Essay intro??? Too corny?

Is this intro too corny? I’m thinking I should start out with a description of a certain passage of a song instead.

The twenty three words that form this sentence may very well serve as the most decisive twenty three words of my life. With the thousands of essays that you must peruse, the odds of devising a hook that is not overly trite are certainly not in my favor. Furthermore, the second that your eyes meet the page, the words begin evoking subconscious, and even conscious, reactions and thoughts. Fortunately, though, I can tangibly control these evocations through the use of subliminal messages within the text. With that being said, let us shift our focus towards me. My personality is analogous to a kaleidoscope, as it is both colorful and multi-faceted. Similarly, my thoughts and interests often shift, and amidst all of this change, one thing remains static—my passion for music. Rhetorically speaking, my musical obsession extends beyond strategically placed diction; physically speaking, the obsession extends beyond just my musical endeavors, as it influences absolutely every aspect of my life (reword this).

<p>certainly not an expert but i like it...maybe a bit verbose at times but good</p>

<p>Yeah, some people think i'm a bit too pedantic and wordy, but thats how i write. I think that because i'll be sending in class sample of my writing, the adcoms will realize that i don't necessarily have "thesaraus syndrom."</p>

<p>It doesn't work. You suddenly switch focus in the middle of the paragraph, and your language feels awkwardly padded with intellectual words. "tangibly control these evocations through the use of subliminal messages?" wtf? Really, the reader learns nothing about you from the first half of the intro. Why are the first 23 words so important?--you don't say. You talk loosely about subconscious and psychology, but I have no idea what you are talking about. You are merely hiding your lack of focus with a bunch of ramble. </p>

<p>Your main focus (although ridiculously buried by your language and lack of focus) is music. That should be evident from sentence one, all the way through. Use anecdote and not the precocious filler you have. You're a good writer, so write like one.</p>

<p><<with the="" thousands="" of="" essays="" that="" you="" must="" peruse,="" odds="" devising="" a="" hook="" is="" not="" overly="" trite="" are="" certainly="" in="" my="" favor.="" furthermore,="" second="" your="" eyes="" meet="" page,="" words="" begin="" evoking="" subconscious,="" and="" even="" conscious,="" reactions="" thoughts.="" fortunately,="" though,="" i="" can="" tangibly="" control="" these="" evocations="" through="" use="" subliminal="" messages="" within="" text.="">></with></p>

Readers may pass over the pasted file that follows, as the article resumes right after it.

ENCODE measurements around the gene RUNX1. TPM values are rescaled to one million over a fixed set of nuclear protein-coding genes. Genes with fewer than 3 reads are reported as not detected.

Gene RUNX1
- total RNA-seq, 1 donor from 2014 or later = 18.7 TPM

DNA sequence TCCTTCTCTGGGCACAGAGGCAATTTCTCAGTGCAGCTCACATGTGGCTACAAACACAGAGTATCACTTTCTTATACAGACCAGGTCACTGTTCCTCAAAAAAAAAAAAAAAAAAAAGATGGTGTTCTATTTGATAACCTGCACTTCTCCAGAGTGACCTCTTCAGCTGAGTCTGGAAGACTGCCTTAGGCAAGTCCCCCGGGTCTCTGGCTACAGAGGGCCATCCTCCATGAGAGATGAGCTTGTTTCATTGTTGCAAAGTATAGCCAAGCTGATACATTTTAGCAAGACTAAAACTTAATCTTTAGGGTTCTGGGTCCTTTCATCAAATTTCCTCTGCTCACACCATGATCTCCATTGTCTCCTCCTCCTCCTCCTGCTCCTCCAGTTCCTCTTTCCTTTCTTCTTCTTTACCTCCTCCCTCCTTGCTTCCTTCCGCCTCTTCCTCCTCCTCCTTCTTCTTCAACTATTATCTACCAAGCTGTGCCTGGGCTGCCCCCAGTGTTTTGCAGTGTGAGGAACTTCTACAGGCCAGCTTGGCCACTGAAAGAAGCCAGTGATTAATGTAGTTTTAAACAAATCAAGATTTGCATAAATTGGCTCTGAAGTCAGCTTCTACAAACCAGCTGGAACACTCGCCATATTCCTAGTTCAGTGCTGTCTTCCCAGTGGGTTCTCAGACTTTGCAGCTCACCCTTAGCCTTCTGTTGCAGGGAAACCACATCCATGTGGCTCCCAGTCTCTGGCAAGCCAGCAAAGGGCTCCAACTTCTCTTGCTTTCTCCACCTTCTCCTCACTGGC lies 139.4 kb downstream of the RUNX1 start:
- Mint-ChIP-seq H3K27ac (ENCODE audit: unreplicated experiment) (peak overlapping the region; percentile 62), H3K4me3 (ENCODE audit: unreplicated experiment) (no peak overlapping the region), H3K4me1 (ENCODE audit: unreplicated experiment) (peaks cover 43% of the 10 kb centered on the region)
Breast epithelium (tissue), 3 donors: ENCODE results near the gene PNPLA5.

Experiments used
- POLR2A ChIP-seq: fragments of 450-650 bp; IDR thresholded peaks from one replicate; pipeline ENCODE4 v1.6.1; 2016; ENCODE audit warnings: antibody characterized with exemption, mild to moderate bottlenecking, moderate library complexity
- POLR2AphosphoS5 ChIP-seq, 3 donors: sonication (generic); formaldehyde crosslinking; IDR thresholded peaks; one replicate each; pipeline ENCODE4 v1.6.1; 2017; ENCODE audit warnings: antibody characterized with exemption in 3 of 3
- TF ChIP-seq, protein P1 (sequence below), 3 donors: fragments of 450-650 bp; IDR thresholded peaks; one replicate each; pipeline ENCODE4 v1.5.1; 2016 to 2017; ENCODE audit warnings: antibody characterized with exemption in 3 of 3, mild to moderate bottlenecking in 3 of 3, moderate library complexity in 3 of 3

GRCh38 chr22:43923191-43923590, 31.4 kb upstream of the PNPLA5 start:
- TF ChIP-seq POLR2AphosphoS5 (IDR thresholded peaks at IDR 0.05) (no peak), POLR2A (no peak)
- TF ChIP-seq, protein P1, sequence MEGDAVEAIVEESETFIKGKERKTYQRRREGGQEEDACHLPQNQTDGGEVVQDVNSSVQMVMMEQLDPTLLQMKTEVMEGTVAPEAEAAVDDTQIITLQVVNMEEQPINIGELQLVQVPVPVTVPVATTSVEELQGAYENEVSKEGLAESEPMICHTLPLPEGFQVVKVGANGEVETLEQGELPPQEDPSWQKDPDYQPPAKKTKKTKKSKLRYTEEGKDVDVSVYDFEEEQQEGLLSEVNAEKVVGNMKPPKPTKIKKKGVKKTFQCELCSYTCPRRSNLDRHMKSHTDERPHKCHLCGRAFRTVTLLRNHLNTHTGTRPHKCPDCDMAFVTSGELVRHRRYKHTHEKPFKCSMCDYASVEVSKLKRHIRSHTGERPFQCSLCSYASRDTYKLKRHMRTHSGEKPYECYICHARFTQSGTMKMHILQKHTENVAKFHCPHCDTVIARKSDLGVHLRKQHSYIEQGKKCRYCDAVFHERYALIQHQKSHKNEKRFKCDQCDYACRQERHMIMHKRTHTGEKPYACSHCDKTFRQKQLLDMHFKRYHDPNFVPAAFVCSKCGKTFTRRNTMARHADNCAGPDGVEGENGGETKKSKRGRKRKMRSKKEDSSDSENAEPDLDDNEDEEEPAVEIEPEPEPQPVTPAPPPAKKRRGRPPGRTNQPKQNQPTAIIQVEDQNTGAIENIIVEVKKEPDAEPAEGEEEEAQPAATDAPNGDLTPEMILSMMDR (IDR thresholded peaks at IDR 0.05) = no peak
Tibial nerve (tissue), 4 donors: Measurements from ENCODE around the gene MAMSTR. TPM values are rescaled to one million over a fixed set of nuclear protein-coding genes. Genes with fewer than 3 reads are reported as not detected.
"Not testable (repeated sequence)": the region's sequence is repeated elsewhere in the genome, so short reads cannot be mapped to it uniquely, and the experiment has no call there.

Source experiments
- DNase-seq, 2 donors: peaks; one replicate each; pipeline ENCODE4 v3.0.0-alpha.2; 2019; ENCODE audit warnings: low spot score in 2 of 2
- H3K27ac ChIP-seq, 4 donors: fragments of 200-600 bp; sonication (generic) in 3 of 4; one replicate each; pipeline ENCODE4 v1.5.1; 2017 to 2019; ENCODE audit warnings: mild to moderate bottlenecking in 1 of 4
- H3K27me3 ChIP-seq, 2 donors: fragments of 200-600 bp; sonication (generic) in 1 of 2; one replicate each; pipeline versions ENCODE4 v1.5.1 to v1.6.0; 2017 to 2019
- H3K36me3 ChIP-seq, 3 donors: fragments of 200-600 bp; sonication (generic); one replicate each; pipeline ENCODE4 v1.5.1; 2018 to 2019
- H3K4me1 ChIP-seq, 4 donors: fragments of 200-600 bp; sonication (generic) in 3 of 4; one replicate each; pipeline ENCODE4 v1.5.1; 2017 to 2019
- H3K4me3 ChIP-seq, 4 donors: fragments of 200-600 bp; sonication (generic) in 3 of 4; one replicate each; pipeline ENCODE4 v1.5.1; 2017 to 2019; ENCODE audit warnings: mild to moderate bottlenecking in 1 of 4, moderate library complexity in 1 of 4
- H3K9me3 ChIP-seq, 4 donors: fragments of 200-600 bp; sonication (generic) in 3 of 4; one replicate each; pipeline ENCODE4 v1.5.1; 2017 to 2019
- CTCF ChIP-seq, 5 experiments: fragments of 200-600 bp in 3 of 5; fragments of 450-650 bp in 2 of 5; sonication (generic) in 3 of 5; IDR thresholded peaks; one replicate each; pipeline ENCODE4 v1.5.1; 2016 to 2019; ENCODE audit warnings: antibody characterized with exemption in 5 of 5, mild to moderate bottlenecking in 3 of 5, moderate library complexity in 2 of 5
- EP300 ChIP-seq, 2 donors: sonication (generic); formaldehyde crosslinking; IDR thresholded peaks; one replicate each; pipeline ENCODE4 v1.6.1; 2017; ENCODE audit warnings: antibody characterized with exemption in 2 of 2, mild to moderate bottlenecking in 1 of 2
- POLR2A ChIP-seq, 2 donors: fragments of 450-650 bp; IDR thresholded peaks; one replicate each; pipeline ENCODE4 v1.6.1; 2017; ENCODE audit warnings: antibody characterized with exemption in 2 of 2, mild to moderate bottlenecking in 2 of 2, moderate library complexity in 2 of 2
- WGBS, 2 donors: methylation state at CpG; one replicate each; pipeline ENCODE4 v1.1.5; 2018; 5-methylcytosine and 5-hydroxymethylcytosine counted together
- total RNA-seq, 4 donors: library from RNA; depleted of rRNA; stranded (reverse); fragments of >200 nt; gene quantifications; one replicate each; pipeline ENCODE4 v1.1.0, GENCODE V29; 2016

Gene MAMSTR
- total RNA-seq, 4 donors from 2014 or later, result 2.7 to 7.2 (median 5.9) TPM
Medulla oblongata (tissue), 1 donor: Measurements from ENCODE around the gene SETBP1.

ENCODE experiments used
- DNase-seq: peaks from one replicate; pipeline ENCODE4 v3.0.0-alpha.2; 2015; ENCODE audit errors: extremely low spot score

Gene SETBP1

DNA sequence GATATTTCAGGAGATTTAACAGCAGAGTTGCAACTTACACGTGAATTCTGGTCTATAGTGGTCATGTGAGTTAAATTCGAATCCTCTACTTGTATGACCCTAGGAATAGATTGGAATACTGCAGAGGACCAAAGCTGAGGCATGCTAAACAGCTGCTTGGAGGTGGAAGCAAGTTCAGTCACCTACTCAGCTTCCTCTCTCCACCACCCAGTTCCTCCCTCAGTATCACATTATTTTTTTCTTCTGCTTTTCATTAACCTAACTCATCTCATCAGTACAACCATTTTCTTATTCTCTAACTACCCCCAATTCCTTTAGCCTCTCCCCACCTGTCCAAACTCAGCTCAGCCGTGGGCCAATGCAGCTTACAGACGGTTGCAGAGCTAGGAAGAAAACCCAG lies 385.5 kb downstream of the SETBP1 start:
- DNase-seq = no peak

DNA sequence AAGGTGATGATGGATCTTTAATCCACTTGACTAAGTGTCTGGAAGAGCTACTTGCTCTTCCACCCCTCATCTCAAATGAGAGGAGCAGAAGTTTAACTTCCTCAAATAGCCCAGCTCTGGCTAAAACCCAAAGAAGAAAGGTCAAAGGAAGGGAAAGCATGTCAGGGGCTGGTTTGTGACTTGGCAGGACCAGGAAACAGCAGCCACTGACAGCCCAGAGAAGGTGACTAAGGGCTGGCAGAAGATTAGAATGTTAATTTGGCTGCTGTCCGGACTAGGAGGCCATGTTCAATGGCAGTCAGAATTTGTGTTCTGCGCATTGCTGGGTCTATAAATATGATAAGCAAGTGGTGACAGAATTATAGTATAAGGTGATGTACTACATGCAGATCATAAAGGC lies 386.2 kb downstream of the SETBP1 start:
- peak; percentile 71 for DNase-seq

<p>i dont know.. all of the advice i've read on writing college essays says not to write anything about the college application process itself. just get to the point already.. you love music, blah blah. it seems too unrelated</p>

<p>I agree with drownin... you might normally write like that, but reading through that and actually comprehending what you're saying is pretty difficult. It doesn't flow well; imagine that you are an adcom and you just read 50 essays. Then, you get to THAT opening paragraph... imagine how you would feel?<br>
I would try rewriting it with more emphasis on flow and simplicity; you don't need to have thirty five 10 dollar words in your introduction to be a good writer. :)</p>

<p>Thanks guys. This is exactly why I posted :)</p>

<p>I agree with all of the above, saying how it is much too verbose and meandering...but I also thought I'd just let you know: the first sentence only has 22 words</p>

<p>Ok, this intro simply does not work. You go from a somewhat gimmicky "hook" (which, trust me, has been used many, many times before) and then ramble before finally revealing that you want to talk about music. Even if this is in fact how you normally write, the essay is way too wordy and borders on unintelligible. </p>

<p>For example </p>

<p>"Fortunately, though, I can tangibly control these evocations through the use of subliminal messages within the text" This quote makes no sense to begin with, and you do not bother to elaborate on its meaning.</p>

<p>I think you should try a different approach with the first half of this paragraph - a description of a song or song lyrics would relate better to your overall idea of music. </p>

<p>And, just so you don't look like a fool in case you do decide to stick with this intro, you should be aware that your first sentence does not have 23 words.</p>

<p>Congrats, moocow, you seem to be the first one I've seen who asked for help and then thanked people for giving it instead of getting combative. Hope you get in! Where are you applyng?</p>

<p>Hahaha... Wow. That is hilarious! I must have revised the first sentence without changing the number. </p>

<p>Yeah, I'm definitely going to scrap this and describe a certain passage to some sort of instrumental song instead.</p>

<p>Thanks for the help, everyone.</p>

<p>Oh, and to answer your question, I'm applying to Vassar, Washington U in St. Louis, Middlebury, Wesleyan, Macalester, UT-Austin, and an undecided safety or two.</p>

<p>Oh, and i'm always open to suggestions and help. I'd much rather look like an idiot here than in front of my english teacher or the admissions people ;).</p>


<p>I strongly advise against this. It is akin to the "writers writing about the struggle they have while writing" cliche that makes admissions officers writhe. It's too self-conscious. Get down to something more real. Good luck!</p>